While the fishery management of most of the following inland waters in the Near East countries would involve, either in part or in whole, some stocking and other piscicultural operations, the underlined items possess direct fish culture potential of varying degree.
Some scattered farm ponds and reservoirs in the lower elevation around Kabul and at Sairobi and Wargak, the dams of Arghandab and Kajakai, the Helmand River and its tributaries such as the Tarnak, the Afghanistan and the Arghandab, some minor rivers like the Kabul, the Panshir and the Tagao Dare, a few mountain streams and springs, the Afghan stretches of the Oxus and the Amudarya and the irrigation channels in the agricultural sector.
A few spring pools as at Qassari and Adhari, some village ponds as in Sitra, garden tanks as at Bodaya and a number of mosque tanks distributed in the island.
The lakes of Bakhtegan, Nairiz and Razieh, the salt swamps or “kavirs”, the dams and reservoirs like the Mangil dam, Shahmaz dam, and the Poleah Khaju, the rivers viz., the Karun, Kharkheh, Jerrahi, Mand, Djaje, Kand, Karaj, Gharasu, Zayandeh, Kur, Abu-Diz, Minab, Heraz, Talar, Gorgan and Habieh, the Caspian sea, the terminal stretch of the Euphrates-Tigris in the Shatt-el-Arab and the minor irrigation projects as at Shabankara, Ranan, Sar and Samman.
The fish farms at Zafaraniyah and Latifiya, the farm ponds in the various Liwas, the reservoirs of dams and regulators, such as Derband I Khan, Dokan, Bekhme, Hindiya, Kut, Ramadi, Khan Bani Saad, Batmah, Wallal, Samarra, Meshkab, Yaoo, Hafar and Garmat Akaika, the large lakes of Habbania and Tartar, Abur Dibis, Hors Abu Nedjum and Bahr el Milh, the marshes like Howaiza, large irrigation canals like Dijaila and Garaf and the supply and drainage channels in date plantations and other agricultural areas.
A number of seasonal and perennial catchments, a few reservoirs like the Solomon's pools near Bethlehem and the Roman reservoirs at Jerash, the fresh and brackish-water springs of which there are over a thousand in Jordan, and the pools associated with them such as the Azrak, the Ein Fashka, the Turabah, the Callirhoe and the Pela and the streams of Yarmouk, Zarka, Wadi el Wala, Wadi Mojib, Sueib, Arab, Ziglab, El Yarbis, Kufrinja and Hassa and the river Jordan.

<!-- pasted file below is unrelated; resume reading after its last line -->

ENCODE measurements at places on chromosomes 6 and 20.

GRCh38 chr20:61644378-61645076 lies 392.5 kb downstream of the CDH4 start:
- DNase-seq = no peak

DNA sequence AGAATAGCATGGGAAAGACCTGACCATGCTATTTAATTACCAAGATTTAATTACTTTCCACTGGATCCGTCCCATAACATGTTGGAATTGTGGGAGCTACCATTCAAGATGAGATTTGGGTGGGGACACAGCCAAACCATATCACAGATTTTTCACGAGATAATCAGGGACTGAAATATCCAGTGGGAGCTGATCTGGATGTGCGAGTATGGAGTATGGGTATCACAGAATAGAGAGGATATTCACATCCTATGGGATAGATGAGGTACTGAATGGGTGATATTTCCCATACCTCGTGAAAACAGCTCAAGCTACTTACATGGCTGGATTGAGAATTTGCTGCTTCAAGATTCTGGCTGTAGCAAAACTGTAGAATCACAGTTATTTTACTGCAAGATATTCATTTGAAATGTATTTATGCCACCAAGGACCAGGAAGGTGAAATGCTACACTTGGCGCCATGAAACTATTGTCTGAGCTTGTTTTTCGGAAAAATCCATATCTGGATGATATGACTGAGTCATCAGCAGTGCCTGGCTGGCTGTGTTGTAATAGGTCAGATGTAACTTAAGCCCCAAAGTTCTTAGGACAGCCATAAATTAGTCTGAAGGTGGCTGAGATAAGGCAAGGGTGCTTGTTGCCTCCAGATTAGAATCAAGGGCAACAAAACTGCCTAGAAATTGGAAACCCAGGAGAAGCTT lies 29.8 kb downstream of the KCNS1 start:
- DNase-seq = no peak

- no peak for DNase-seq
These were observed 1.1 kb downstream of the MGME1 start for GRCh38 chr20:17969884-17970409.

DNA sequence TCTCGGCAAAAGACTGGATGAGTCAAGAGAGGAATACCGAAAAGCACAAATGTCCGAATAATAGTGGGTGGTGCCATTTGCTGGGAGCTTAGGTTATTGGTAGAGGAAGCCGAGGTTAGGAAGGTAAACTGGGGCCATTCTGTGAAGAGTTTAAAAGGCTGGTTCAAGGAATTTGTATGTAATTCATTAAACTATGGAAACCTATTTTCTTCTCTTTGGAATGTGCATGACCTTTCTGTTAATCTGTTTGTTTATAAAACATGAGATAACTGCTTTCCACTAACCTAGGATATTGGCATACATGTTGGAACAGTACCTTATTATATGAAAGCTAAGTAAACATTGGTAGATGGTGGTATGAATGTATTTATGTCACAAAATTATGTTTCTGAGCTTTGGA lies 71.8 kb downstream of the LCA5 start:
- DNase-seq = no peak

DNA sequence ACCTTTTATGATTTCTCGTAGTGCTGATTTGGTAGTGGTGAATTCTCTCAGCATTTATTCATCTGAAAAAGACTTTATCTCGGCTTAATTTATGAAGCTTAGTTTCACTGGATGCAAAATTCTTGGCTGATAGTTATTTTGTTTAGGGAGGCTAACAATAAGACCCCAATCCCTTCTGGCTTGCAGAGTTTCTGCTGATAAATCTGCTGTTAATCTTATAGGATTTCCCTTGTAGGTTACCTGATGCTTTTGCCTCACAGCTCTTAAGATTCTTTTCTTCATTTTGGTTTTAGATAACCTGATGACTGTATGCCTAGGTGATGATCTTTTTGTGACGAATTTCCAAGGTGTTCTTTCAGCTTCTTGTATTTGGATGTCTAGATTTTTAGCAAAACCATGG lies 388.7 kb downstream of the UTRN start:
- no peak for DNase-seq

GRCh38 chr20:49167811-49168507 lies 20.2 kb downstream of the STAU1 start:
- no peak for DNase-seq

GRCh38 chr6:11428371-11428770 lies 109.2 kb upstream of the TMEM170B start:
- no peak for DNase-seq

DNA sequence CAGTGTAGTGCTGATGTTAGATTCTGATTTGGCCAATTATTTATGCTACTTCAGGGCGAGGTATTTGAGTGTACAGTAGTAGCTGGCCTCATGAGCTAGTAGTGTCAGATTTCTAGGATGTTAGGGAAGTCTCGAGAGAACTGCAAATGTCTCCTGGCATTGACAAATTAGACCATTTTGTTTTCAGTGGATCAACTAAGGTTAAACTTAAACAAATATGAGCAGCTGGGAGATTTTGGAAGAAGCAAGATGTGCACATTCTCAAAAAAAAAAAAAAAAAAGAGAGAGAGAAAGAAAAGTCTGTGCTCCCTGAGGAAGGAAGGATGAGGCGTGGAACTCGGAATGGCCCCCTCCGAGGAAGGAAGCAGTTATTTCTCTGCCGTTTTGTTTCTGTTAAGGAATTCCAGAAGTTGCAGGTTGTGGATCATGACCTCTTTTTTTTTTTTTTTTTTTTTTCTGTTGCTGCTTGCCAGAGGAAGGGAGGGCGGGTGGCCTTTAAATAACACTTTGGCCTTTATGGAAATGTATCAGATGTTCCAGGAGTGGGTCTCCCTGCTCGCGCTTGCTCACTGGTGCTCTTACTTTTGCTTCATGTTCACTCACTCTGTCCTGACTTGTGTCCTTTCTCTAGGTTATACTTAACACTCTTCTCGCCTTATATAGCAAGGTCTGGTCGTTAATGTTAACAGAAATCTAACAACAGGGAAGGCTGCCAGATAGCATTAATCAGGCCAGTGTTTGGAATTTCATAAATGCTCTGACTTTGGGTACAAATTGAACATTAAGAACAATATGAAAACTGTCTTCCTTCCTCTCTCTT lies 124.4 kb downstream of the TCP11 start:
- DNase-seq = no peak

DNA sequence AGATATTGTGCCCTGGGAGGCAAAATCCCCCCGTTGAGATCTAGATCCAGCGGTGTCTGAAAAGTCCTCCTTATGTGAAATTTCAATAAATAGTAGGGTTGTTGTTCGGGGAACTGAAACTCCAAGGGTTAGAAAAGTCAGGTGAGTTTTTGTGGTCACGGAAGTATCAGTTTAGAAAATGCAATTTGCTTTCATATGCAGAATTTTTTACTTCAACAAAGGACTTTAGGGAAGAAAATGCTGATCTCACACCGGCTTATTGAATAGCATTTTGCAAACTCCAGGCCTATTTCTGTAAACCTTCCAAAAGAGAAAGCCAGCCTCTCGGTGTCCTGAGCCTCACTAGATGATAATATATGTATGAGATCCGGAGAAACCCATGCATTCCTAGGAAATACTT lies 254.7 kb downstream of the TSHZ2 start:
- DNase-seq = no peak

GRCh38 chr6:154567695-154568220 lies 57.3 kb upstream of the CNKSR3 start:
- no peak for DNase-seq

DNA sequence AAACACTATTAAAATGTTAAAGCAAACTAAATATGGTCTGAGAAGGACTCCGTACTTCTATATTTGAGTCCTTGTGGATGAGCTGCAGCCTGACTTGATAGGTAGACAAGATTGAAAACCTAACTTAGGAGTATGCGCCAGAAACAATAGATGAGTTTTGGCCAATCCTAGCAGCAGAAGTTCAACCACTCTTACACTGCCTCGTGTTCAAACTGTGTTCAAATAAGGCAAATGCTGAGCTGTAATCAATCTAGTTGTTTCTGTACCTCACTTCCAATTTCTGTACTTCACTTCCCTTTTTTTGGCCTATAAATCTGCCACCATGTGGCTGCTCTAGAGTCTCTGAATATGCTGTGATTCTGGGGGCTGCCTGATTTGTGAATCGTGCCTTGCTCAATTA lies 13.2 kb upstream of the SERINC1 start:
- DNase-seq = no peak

A few brackish-water springs, canals and drains and the coastal backwaters in Keisan.
The springs of Anjar, Jessine, Terbol, Zahle, Ras el Ein, Leboueh Zarba and Hermel the brackish-water pools and backwaters on the coast, a few private garden tanks and reservoirs as at the Agricultural Nursery at Beirut, the perennial river Litany, the streams of Aouale, Nahr Beyrouth, Kalb, Nahr Ibrahim and Kadisha, the short perennial stretches of the Jordan and the Orontus and a few swamps like the Ameek swamp in the Bekka Valley.
A few scattered artesan waters as in the Fezzan, some spring pools like the Ain el Fras at Gadames and in oases like Wahat Yanbou (La Sorgente) and certain plantation channels as in Alba.
Farm ponds and masonry tanks as in Lahore and Rawalpindi (about 52,000 ponds have been recorded in the former Punjab alone), lakes like Manchar, dams and reservoirs such as the barrages of Sukkur, Bakra, Ghulam Mohamed, Tounsa, Gaddu Kabri, Kaanhi, Malakand, Dargai, Warsak, Rasul, Kurra Gabri and Mianvab, irrigation canals like the Marala Ravi Link and the abandoned channels and pools under the Irrigation Department. The cold mountain waters of the Kaghan Valley, the Chitral and the Swat river hold very good trout culture potential.